America in the twenty-first century exists in a perpetual Dickensian sort of best-of-times-worst-of-times state when it comes to putting into practice the sacred principles of liberty and equal justice. On the one hand, the once unthinkable occurred in November 2008, when the nation – a land that had permitted and promoted human slavery for more than half of its four-hundred-year history – elected an African American man president. The symbolic importance alone of placing Barack Obama at the pinnacle of power in the United States, given its sordid past practices, cannot be overstated. On the other hand, on the very same day, a majority of voters in the most populous state in the union, California, voted to deny thousands of their fellow citizens, gay Americans, the equal right to marry. The California experience is only one of numerous legislativejudicial struggles beginning to play out on the issue of gay marriage in other states around the nation.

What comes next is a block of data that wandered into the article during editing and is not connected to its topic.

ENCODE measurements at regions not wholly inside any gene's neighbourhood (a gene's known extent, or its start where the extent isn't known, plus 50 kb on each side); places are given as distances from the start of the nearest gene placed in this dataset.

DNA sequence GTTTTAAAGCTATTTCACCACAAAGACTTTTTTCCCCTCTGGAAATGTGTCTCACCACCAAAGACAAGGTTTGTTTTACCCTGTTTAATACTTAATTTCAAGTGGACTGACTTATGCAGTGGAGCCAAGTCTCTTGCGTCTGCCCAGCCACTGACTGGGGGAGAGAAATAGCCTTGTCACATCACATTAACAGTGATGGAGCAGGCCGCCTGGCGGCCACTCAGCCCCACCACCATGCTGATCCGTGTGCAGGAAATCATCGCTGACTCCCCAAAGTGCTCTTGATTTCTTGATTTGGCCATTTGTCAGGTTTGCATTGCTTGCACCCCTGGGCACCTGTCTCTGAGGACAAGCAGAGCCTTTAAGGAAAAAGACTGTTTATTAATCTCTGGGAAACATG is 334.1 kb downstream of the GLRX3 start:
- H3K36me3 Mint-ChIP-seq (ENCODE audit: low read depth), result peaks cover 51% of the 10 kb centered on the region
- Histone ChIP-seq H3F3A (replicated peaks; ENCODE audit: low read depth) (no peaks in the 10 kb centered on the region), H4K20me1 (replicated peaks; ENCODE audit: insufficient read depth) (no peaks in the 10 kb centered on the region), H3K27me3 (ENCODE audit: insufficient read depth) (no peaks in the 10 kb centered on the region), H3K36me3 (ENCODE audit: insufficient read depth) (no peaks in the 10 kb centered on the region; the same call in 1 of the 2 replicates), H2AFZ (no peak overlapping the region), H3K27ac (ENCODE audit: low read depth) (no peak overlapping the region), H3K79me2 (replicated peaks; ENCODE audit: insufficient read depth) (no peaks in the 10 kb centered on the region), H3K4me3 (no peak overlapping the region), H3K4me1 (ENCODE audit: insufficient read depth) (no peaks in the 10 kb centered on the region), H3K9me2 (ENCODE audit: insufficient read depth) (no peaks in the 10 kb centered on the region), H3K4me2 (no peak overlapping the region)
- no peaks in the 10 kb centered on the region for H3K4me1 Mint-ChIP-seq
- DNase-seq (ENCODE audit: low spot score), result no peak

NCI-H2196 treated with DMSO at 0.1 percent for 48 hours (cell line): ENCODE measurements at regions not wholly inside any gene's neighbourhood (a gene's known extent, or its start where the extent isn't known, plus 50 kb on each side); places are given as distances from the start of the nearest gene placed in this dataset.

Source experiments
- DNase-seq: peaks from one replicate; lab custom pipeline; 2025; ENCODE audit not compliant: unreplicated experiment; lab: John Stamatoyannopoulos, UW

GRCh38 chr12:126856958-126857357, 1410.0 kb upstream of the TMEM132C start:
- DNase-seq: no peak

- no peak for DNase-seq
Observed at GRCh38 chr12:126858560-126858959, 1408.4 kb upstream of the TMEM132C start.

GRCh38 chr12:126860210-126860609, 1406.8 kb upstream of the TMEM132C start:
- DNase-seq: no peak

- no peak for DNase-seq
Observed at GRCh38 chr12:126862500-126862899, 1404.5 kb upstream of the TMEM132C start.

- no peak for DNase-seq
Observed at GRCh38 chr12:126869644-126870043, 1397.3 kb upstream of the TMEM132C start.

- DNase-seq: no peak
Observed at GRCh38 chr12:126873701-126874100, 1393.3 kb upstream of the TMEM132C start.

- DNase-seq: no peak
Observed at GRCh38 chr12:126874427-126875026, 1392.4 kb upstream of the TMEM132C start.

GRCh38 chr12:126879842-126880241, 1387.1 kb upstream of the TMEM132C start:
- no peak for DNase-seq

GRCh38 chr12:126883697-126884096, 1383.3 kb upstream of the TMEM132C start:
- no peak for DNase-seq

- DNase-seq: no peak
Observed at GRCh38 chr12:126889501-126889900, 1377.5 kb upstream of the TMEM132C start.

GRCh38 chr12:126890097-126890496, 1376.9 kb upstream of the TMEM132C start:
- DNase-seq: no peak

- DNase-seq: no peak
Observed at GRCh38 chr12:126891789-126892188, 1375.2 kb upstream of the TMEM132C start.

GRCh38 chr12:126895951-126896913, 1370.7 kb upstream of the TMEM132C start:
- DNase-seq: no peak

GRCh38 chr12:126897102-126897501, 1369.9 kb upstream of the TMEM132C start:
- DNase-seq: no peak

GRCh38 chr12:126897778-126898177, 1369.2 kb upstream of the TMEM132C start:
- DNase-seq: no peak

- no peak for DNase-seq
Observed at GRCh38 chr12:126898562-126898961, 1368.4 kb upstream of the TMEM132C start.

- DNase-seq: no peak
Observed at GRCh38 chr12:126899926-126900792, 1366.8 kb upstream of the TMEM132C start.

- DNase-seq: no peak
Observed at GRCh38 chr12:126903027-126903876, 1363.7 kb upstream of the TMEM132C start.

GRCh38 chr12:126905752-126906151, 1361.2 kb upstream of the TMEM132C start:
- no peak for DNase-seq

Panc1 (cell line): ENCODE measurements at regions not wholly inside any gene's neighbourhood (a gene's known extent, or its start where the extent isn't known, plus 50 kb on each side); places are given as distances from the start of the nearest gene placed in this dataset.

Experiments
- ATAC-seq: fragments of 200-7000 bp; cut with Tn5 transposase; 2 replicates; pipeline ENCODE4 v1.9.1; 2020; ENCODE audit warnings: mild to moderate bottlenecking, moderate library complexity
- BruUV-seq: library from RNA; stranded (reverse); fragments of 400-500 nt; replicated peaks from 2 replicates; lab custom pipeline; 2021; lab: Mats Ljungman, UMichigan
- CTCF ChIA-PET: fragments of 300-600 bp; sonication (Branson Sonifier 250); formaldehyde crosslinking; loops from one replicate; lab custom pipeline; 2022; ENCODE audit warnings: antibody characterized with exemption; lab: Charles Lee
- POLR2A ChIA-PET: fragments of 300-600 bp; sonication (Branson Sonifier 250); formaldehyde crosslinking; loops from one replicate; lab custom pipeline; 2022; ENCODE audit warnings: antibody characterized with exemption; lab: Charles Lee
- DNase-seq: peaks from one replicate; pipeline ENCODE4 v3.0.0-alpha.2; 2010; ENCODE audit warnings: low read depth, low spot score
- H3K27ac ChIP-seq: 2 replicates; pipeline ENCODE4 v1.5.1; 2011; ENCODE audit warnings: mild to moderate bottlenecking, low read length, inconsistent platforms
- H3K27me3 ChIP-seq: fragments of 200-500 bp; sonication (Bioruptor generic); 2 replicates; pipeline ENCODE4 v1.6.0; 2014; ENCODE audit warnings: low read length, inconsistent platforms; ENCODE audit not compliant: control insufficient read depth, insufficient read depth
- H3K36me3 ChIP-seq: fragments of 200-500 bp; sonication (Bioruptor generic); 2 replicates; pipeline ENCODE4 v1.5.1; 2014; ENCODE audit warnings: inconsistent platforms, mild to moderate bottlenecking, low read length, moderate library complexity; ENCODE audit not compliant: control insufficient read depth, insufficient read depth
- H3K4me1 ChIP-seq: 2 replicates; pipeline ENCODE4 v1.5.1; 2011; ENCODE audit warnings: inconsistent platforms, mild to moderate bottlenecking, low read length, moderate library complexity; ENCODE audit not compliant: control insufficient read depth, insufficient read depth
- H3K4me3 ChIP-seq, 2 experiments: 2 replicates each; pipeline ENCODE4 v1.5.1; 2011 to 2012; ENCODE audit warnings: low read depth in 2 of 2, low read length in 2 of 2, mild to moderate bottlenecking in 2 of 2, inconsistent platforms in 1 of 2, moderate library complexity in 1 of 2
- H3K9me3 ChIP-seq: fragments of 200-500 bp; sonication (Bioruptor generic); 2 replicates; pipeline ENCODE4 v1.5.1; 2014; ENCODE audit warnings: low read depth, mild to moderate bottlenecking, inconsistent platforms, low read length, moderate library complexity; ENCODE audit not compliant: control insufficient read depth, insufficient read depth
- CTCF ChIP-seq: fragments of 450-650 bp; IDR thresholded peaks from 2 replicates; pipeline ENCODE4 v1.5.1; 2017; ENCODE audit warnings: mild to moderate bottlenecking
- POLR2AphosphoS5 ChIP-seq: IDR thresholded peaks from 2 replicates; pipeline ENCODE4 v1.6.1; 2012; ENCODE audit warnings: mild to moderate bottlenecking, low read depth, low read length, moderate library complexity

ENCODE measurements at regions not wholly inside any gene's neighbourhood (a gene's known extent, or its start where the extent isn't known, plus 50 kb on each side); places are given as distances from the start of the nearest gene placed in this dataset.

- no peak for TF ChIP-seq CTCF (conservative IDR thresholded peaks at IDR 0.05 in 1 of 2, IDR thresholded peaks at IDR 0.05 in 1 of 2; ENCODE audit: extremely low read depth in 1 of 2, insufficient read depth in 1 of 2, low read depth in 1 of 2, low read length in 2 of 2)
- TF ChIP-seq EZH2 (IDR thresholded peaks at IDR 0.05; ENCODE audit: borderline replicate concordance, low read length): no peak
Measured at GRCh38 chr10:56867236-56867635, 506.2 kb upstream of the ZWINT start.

Taking the long view, if history is any guide (and it is), there is little doubt that the discriminatory laws against gay marriage will eventually end up on history's scrap heap. The current battles will soon go the way of those of some fifty years ago involving interracial marriage, during which one Virginia trial court, in upholding the state's antimiscegenation statute, reasoned: “Almighty God created the races white, black, yellow, malay and red, and he placed them on separate continents.